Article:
Djibouti Economy Facts
Djibouti’s economy is almost entirely based on the service sector, especially revenues from the port, the railway to Ethiopia’s capital Addis Ababa and from the foreign military. The economy has grown rapidly since the turn of the millennium, thanks in large part to money from foreign military bases and new investments in port traffic. However, the income comes only a small elite in the capital.
Despite the growing economy, Djibouti is poor and dependent on foreign aid. The old colonial power France pays about $ 30 million a year for its naval base, one sixth of which goes to the Djiboutian defense and the rest to various development projects. At the same time, the French forces do not have to pay any income tax or import duties.
- Countryaah.com: Major imports by Djibouti, covering a full list of top products imported by the country and trade value for each product category.
The United States pays $ 63 million a year for its base and has also increased its other aid to Djibouti. In recent years, support from Japan, China, the EU and Arab countries, such as Saudi Arabia, has also grown.
In order to grant new loans to the country, the IMF has, among other things, demanded that the government tighten the economy, not least by cutting the public sector and reducing government and foreign debt. Plans are also in place for the privatization of the largest state-owned companies. Demands have also been made for the government to address the widespread corruption.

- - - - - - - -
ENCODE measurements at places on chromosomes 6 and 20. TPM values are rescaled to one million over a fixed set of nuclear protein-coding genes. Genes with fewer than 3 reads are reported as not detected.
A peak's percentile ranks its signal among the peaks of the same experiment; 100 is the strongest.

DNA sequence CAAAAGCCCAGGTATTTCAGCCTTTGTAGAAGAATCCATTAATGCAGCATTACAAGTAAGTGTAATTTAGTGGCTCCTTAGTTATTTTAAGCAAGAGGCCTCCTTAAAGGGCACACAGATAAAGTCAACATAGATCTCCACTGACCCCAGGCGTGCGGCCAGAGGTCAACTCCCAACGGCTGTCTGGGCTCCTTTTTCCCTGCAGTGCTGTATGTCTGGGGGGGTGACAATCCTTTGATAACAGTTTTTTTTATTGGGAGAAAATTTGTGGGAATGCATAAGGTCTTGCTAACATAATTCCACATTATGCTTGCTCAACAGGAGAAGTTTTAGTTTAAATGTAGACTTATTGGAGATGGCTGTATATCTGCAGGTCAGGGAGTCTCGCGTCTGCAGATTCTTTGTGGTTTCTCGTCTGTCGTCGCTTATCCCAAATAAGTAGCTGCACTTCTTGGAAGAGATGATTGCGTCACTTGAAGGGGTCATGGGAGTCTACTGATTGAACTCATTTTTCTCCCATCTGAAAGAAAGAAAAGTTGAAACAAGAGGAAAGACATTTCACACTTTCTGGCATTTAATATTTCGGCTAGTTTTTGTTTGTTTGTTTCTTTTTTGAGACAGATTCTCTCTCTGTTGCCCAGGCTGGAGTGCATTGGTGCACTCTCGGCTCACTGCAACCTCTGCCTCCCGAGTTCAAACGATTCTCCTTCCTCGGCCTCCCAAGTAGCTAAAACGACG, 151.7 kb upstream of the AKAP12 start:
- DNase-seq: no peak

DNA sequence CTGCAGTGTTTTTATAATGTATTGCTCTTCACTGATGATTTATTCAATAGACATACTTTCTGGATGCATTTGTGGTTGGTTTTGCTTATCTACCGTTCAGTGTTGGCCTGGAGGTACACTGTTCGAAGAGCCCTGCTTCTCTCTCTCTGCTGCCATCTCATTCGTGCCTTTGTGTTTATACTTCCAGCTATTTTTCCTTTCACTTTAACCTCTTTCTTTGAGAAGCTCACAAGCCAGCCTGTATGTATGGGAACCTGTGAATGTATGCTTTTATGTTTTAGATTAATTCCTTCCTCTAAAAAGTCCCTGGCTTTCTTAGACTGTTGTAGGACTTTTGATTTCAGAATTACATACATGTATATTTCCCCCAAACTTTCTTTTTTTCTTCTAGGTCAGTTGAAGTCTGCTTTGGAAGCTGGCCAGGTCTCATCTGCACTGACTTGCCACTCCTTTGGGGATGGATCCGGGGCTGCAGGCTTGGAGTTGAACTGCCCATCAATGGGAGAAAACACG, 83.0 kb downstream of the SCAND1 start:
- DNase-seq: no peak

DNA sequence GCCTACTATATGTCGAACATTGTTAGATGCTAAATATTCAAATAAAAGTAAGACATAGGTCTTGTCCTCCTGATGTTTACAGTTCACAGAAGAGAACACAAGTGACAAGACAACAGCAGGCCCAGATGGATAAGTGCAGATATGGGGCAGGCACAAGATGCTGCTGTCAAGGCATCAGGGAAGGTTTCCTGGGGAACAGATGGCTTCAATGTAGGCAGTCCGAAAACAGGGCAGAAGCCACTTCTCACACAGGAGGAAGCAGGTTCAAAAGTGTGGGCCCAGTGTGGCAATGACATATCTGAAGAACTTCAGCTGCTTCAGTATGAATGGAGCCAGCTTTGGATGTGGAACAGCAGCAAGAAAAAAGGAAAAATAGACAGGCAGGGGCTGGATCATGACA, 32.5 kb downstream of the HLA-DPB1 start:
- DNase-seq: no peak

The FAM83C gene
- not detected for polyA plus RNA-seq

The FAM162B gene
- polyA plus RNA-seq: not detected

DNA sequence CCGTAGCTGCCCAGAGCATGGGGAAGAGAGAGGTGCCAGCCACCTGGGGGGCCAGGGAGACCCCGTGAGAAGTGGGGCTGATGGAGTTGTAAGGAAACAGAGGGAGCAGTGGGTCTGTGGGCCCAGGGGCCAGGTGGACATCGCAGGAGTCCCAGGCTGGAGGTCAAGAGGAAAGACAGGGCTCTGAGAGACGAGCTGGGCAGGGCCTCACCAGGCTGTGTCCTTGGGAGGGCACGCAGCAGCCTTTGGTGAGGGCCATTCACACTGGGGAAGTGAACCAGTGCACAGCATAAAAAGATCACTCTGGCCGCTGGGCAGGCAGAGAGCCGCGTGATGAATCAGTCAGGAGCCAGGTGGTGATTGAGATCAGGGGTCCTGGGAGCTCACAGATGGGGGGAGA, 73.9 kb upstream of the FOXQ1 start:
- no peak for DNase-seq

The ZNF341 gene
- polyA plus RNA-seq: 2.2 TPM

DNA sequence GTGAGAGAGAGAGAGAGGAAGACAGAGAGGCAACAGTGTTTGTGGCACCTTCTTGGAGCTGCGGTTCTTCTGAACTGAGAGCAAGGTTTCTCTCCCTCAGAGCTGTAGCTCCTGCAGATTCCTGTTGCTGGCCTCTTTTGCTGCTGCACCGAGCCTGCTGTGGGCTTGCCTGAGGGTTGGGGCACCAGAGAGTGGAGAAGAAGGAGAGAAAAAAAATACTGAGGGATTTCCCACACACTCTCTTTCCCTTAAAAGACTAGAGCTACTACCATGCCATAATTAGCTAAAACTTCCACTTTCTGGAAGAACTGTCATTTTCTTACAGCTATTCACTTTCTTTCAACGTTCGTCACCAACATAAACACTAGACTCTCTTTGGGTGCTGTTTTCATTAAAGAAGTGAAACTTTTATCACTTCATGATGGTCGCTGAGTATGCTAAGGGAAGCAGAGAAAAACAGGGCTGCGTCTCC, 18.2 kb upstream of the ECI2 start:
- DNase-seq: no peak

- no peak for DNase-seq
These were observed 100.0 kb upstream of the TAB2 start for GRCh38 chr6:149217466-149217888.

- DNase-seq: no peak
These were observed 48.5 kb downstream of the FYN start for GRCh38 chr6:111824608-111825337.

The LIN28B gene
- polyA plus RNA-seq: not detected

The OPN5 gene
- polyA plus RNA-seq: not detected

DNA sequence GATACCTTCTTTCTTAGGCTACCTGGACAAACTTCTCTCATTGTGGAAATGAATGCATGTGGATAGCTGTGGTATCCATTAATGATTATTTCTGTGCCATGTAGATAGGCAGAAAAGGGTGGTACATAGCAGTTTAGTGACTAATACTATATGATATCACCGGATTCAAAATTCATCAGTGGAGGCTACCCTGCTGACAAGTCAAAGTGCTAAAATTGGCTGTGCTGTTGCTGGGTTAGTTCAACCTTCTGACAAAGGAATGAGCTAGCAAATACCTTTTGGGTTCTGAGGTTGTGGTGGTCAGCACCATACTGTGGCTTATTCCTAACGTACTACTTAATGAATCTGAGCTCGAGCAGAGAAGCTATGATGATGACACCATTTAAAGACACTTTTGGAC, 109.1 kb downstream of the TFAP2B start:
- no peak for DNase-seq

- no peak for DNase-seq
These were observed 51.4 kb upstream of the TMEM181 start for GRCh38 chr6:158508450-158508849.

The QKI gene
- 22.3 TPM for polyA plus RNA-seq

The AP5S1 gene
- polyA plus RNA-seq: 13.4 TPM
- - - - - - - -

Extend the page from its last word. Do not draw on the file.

- Abbreviationfinder.org: Check this abbreviation website to find three letter ISO codes for all countries in the world, including DJU which represents the country of Djibouti. Check findjobdescriptions to learn more about Djibouti.
The slow pace of these changes led to the IMF freezing its loans in 2003-2007. After some improvement, the IMF repaid loans in 2008, but the old financial tightening requirements remained. Djibouti could then enter into an agreement with the so-called Paris Club for a debt relief of $ 69 million. An IMF-funded program for poverty reduction, among other things, expired in 2012 with satisfactory results according to the Fund, which has, however, continued to warn of weaknesses in the Djibouti economy: large budget deficits, high indebtedness and deep social and economic gaps in the population.
Not least, the IMF has expressed concern over growing debt to China in the 2010s. Djibouti’s total external debt grew from 97 percent in 2016 to 121 percent in 2019. Most of the increase in debt was made up of loans from China.
Revenues from military bases, railways and ports are primarily a political and economic elite, while nearly a quarter of rural residents live in extreme poverty, according to UN agency Ocha. The IMF states that just over 40 percent of the population is extremely poor. The World Bank is active in the country with projects in, for example, water and electricity supply, agricultural development and poverty reduction.